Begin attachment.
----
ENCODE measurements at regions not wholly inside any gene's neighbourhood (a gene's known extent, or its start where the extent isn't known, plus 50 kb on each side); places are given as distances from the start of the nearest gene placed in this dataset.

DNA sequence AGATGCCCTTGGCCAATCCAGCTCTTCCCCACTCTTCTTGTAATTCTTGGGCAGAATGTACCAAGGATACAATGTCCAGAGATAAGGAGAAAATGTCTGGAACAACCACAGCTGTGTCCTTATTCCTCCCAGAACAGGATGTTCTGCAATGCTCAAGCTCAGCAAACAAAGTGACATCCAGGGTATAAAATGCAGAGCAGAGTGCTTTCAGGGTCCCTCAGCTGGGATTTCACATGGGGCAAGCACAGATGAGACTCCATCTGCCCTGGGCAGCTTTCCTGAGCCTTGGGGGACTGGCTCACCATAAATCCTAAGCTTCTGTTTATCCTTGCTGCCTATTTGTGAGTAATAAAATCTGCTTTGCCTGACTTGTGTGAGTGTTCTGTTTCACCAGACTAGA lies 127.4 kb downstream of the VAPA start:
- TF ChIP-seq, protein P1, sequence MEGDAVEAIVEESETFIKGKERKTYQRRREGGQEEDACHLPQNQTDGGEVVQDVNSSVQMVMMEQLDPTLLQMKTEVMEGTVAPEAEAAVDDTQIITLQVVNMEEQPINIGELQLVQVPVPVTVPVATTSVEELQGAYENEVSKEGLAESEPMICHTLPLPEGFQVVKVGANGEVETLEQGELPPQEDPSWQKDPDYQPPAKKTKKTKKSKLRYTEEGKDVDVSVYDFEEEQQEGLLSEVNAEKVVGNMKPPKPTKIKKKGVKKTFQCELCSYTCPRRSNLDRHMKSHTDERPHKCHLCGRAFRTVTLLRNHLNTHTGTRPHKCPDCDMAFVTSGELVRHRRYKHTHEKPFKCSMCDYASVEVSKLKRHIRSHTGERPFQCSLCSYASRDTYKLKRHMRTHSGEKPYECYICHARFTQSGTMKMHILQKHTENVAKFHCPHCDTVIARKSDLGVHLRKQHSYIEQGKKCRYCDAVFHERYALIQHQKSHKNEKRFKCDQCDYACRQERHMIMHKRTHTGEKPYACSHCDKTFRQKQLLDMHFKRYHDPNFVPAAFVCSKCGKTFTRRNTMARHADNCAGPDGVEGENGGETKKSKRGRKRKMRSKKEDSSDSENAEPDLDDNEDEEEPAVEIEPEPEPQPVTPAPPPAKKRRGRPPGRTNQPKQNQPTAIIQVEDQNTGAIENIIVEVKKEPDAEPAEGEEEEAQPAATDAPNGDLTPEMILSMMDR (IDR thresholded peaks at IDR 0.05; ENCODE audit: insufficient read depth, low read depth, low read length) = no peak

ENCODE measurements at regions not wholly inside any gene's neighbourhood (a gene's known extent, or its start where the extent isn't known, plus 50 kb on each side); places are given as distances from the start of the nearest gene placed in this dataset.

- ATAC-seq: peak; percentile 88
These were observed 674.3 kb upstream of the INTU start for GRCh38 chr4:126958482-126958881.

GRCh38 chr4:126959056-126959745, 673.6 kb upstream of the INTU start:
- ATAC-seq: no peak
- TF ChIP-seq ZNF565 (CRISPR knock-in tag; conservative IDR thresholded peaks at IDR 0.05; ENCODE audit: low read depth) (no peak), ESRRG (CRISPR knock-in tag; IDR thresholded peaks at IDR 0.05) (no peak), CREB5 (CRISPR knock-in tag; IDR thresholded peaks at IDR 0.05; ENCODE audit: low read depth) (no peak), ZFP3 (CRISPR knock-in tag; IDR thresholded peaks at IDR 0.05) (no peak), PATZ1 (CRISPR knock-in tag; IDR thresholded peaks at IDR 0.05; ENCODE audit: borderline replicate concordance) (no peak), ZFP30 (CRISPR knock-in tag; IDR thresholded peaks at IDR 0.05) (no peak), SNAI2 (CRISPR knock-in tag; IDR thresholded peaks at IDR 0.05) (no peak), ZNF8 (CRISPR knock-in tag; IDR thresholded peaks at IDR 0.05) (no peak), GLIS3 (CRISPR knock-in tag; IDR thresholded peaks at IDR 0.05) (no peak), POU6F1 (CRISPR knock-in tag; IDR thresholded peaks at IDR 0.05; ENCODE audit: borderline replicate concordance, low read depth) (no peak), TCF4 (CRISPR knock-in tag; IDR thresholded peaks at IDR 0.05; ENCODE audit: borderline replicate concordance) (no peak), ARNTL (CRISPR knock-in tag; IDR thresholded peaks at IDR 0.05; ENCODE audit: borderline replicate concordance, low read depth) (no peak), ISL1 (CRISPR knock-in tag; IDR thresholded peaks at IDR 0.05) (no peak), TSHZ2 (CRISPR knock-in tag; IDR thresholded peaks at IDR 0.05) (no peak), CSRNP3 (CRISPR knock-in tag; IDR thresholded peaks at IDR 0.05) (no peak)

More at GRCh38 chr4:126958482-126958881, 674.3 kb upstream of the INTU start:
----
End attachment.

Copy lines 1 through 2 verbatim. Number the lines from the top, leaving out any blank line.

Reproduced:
ENCODE measurements at regions not wholly inside any gene's neighbourhood (a gene's known extent, or its start where the extent isn't known, plus 50 kb on each side); places are given as distances from the start of the nearest gene placed in this dataset.

DNA sequence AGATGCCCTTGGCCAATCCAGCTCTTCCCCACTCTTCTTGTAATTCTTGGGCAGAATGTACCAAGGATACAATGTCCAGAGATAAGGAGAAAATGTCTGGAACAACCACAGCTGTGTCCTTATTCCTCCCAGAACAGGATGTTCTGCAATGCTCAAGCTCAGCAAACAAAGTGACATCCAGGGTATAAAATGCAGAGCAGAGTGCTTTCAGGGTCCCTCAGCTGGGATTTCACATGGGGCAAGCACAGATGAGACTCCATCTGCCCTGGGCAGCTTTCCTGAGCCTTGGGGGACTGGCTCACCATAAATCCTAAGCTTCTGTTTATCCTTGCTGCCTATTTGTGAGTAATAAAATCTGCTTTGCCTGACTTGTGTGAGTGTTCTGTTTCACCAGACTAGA lies 127.4 kb downstream of the VAPA start: